It was enormously refreshing to find this while I was setting up the Android SDK and developer tools recently:
For the past several months I’ve been working on our BlackBerry application at work. Despite my very limited experience with Android (I’m really only at the “Hello, World.” level) I think that based on the link above, I’d be safe to assume that the support and documentation from Google is much better than what RIM offers.
RIM has their own custom IDE for BlackBerry development (written in Swing so it’s pretty clunky). There’s also an official Eclipse plugin, but the most recent release doesn’t support older versions of the BlackBerry OS, making testing on a range of devices tricky (or impossible). I’ve mostly been using Netbeans and its generic J2ME/mobile plugin, because that’s what my co-worker suggested. It works, but just barely: you can install older component packages to test your app on older phones, which is worth putting up with the flaky debugger connection (and you should be testing on a phone anyway).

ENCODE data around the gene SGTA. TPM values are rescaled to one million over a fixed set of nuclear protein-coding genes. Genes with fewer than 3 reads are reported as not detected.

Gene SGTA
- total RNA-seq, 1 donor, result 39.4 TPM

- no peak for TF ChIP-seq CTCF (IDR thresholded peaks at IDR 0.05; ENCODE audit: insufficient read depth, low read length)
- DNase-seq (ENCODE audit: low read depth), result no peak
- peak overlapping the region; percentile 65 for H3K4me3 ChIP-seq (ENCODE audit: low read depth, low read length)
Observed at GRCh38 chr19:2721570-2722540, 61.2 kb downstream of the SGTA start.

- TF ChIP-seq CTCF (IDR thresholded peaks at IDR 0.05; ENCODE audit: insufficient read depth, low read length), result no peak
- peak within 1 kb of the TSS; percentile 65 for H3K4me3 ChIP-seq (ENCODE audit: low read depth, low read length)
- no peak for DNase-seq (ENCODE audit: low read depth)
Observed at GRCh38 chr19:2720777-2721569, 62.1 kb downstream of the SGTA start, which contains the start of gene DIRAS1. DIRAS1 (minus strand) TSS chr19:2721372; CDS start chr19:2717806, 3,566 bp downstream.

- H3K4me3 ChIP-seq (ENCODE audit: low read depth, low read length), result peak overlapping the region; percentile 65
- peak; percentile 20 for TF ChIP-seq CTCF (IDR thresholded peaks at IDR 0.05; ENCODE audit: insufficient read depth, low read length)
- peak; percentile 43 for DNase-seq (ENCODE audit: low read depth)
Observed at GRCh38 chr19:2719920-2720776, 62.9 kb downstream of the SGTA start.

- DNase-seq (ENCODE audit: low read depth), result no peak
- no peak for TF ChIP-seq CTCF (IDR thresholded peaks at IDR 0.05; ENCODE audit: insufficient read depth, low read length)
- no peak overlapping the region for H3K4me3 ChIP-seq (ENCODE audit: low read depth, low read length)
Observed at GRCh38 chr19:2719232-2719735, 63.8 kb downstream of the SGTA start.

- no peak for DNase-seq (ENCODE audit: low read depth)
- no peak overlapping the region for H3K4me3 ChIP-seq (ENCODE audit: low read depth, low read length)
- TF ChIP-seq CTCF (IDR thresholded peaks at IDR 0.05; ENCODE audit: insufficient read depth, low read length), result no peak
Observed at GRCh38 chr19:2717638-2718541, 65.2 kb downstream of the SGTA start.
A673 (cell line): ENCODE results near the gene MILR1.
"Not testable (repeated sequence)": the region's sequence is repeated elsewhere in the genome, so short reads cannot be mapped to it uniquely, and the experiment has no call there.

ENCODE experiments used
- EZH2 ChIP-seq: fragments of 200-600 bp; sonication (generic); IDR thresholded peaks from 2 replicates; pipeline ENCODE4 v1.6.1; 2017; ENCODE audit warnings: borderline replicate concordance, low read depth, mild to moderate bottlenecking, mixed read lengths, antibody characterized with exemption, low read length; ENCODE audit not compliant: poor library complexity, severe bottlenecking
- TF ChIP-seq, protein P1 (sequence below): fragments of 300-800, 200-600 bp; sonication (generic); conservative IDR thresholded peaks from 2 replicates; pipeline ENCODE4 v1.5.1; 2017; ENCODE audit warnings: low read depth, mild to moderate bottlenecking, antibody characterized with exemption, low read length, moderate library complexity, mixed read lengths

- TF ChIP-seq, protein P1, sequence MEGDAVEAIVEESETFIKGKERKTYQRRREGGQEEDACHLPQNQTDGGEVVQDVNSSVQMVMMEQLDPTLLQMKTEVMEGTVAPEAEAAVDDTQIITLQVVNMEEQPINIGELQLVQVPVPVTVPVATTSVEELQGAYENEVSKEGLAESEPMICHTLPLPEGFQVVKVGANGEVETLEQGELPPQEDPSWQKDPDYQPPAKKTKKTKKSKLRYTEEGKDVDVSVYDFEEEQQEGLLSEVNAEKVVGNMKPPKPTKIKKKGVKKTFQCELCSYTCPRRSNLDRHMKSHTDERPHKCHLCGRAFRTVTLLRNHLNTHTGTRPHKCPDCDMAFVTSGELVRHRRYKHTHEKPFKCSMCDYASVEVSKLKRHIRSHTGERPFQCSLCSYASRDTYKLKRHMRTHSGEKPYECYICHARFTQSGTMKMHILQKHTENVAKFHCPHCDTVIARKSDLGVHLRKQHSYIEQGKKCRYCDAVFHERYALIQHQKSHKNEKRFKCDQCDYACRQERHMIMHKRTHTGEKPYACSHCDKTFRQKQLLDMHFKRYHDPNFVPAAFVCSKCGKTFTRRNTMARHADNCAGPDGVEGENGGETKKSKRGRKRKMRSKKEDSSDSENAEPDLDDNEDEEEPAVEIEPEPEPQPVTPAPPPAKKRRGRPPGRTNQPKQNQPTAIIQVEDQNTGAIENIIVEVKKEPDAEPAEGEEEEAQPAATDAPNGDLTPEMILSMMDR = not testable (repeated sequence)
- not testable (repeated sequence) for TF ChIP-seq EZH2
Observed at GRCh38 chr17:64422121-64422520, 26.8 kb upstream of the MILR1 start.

You actually can use any editor for BlackBerry development, and build your app using ant, bb-ant-tools, and antenna. In fact this is how we do automated builds for testing and releases, but you could easily develop this way too. I admit that I’m picking on RIM and BlackBerry a little bit, but this really is just the tip of my grievances with the platform. I don’t think I am alone.
Anyway, finding semi-official support for other editors and other OSes (BlackBerry development is completely Windows-based) was quite a pleasant surprise. While I’m sure that the Android Eclipse plugin is great, my muscle memory is heavily invested in Vim’s command set and modal editing style. And my preferred development environment is the flavor du jour of GNU/Linux (currently Ubuntu seems to be the strongest contender, but more on that later perhaps).
I’ll be spending some more time with the Android SDK in the coming weeks, so I’ll be able to follow up about my initial impressions and confirm if I was correct.